7 cottage-country hiking trails

Our top picks for where to take scenic autumn hikes

By Emma WoolleyEmma Woolley

HIking trails

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These are our picks for day hikes of varying difficulty all over cottage country.

1. Sandstone Island Trail
Charleston Lake Provincial Park

Gananoque, Ont.

Length: 3.3 km loop (about 2 hours)
Difficulty: Easy
Map: Available at the park

Charleston Lake sits about halfway between Algonquin Park and the Adirondacks, smack in the middle of one of North America’s most diverse ecosystems. Hikers on this trail will witness not only the stunning wildlife and geology of the area, but get a lesson in history too, passing by Native rock shelters and the old foundations of pioneer buildings. Other trail options

More on Charleston Lake:
Friends of Charleston Lake

Canada Trails Info

2. Cranberry Bog Trail
Killarney Provincial Park
Killarney, Ont.

Length: 4 km (about 2.5 hours)
Difficulty: Moderate
Map: Available at the park

Perched at the north end of Georgian Bay, Killarney is a hiker’s haven, featuring stunning blue waters inland and spectacular views out to the bay. Those interested in Ontario wildflowers will particularly love the Cranberry Bog Trail, where they’ll find orchids, water lilies, pitcher plant, and sundew, depending on when they visit. The trail also winds around AY Jackson Lake, named after the famous Group of Seven painter, who was also an early advocate for the park. Other trail options

More on Killarney:
Friends of Killarney

Canada Trails Info

Killarney Tourism – Hiking Trails

3. Lakehead Loop Trail
Silent Lake Provincial Park
Bancroft, Ont.

Length: 1.5 km (about 30 minutes)
Difficulty: Easy
Map: Available at the park

Families with kids looking for a short, easy hike are well suited to this wooded trail, which winds through stands of hemlock, maple, and red oak. Eventually, the forest gives way to an excellent view on Silent Lake. Other trail options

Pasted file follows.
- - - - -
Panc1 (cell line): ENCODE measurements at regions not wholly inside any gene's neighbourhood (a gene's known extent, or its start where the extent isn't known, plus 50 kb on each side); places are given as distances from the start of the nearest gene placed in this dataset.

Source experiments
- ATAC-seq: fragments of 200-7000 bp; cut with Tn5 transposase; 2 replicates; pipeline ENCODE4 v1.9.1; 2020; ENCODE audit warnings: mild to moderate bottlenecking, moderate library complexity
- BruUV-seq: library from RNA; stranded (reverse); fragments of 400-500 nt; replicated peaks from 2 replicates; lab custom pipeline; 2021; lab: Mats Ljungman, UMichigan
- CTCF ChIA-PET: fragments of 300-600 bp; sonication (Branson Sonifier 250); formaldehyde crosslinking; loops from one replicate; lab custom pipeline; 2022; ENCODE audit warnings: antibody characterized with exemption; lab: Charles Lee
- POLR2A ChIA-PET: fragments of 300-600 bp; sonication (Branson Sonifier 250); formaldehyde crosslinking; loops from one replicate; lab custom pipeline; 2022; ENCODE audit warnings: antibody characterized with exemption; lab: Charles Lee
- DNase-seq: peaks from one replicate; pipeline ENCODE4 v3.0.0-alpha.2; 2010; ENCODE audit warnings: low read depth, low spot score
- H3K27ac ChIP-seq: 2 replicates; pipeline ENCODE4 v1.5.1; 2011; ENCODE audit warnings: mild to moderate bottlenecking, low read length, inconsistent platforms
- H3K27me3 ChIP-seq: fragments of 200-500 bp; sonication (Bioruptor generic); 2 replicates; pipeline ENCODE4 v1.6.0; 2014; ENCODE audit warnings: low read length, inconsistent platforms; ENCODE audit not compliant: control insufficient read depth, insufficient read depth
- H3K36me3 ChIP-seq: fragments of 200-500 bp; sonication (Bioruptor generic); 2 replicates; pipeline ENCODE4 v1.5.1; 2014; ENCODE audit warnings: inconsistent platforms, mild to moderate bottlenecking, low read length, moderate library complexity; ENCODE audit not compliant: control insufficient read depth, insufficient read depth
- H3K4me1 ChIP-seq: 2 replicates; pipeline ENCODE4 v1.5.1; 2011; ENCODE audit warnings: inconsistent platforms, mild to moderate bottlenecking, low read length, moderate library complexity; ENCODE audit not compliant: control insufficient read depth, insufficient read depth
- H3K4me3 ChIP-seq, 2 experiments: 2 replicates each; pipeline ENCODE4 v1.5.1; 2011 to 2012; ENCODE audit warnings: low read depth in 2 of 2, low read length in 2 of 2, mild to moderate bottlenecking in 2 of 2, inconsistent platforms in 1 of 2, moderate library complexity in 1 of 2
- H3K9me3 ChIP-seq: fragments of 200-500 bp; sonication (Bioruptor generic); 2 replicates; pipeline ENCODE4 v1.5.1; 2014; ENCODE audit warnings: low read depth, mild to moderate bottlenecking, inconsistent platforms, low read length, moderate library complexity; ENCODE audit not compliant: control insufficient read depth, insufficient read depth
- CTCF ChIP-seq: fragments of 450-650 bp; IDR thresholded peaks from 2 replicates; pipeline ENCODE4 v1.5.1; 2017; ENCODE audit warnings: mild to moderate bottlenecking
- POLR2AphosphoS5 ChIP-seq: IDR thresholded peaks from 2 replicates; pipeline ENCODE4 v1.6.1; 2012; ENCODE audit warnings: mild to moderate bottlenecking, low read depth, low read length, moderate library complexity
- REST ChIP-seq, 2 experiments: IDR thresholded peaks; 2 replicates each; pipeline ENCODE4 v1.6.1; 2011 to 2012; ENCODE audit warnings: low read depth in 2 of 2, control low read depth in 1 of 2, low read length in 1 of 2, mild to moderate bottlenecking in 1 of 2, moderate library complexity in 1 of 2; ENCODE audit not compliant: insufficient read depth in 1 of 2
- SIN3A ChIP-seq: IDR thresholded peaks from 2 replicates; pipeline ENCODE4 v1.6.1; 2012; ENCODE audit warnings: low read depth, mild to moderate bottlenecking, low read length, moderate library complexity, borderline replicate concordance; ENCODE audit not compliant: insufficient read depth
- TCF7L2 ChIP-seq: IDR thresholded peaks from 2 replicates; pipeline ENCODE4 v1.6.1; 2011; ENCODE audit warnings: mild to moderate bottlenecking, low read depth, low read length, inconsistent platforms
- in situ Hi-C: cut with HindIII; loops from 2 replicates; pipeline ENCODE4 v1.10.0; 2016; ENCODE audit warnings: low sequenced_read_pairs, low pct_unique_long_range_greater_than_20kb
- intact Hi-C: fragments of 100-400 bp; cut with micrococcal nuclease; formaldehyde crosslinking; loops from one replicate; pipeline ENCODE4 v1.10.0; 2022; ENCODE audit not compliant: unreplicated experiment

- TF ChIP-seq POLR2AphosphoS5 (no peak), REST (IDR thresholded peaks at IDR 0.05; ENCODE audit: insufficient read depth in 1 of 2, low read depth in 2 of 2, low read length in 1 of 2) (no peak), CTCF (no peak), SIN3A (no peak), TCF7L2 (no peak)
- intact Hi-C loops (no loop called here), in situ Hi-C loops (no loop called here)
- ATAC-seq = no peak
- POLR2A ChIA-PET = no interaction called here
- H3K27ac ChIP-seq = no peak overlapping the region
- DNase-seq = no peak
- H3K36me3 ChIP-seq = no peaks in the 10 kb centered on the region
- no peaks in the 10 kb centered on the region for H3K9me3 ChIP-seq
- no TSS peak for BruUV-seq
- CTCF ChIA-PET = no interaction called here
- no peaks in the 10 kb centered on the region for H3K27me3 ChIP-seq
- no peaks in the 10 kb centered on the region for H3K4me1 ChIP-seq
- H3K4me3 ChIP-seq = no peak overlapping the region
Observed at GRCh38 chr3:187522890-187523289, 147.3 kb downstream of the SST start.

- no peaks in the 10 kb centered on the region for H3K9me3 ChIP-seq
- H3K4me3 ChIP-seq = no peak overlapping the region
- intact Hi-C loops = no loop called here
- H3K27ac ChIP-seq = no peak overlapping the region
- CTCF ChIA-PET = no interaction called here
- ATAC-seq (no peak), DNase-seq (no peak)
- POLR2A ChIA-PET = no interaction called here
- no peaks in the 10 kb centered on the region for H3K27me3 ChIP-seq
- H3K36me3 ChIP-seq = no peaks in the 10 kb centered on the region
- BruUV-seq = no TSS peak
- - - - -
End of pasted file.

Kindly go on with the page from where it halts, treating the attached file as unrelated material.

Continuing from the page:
More on Silent Lake:
Canada Trails Info

4. Beaver Meadow Trail
Arrowhead Provincial Park
Huntsville, Ont.

Length: 7 km (about 2 hours)
Difficulty: Moderate
Map: Available at the park

The Beaver Meadow Trail is Arrowhead Provincial Park’s longest hike and the one to hit if you’re keen on spotting wildlife, including beavers, otter, moose, great blue heron, and tree swallows. The best time to tackle this trail is in the spring and fall, when you can clearly see Porcupine Bluffs, the remaining shoreline of an ancient lake. Other trail options

More on Arrowhead:
Canada Trails Info

5. Osprey Heights Trail
Halfway Lake Provincial Park
Onaping, Ont.

Length: 6 km (about 1.5 hours)
Difficulty: Strenuous
Map: Available at the park

Halfway Lake Provincial Park lies about 80 km northwest of Sudbury and has four marked trials, most of them challenging. The Osprey Heights Trail is among the most strenuous, and for good reason: Hikers here climb over many steep and rocky areas to reach some beautiful rewards, including a spectacular lookout over Antrim Lake. Other trail options

More on Halfway Lake:
Canada Trails Info

6. Brûlé Trail
Awenda Provincial Park

Penetanguishene, Ont.

Length: 4 km (about 1.5 hours)
Diffiiculty: Easy
Map: Available at the park

Although this area was once home to stands of towering white pine, lumbering in the late 1800s has cleared the way for a mixed deciduous forest to prosper. If you’re looking for a place to admire the fall colours, this trail, with it’s fiery sugar maples and red oaks, won’t disappoint. Other trail options

More on Awenda:
Canada Trails Info

7. Cliff Top Trail
Bon Echo Provincial Park
Cloyne, Ont.

Length: 2 km (about 1 hour)
Difficulty: Moderate
Map: Available at the park

This trail leads hikers along the backside of a 100 m high, sheer rock face adorned with more than 260 native pictographs; it’s the largest visible collection in Canada. Approach the trail by boat or on the Mugwump Ferry for a great view. What the trail to the top lacks in ruggedness—there are built-in stairs and pathways—it makes up for in reward once you reach the spectacular views at the end, overlooking Mazinaw Lake and its surrounding landscape. Other trail options

For more information on Bon Echo and the surrounding area:
Canada Trails Info

Friends of Bon Echo Park

This article was originally published on July 5, 2009

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Emma Woolley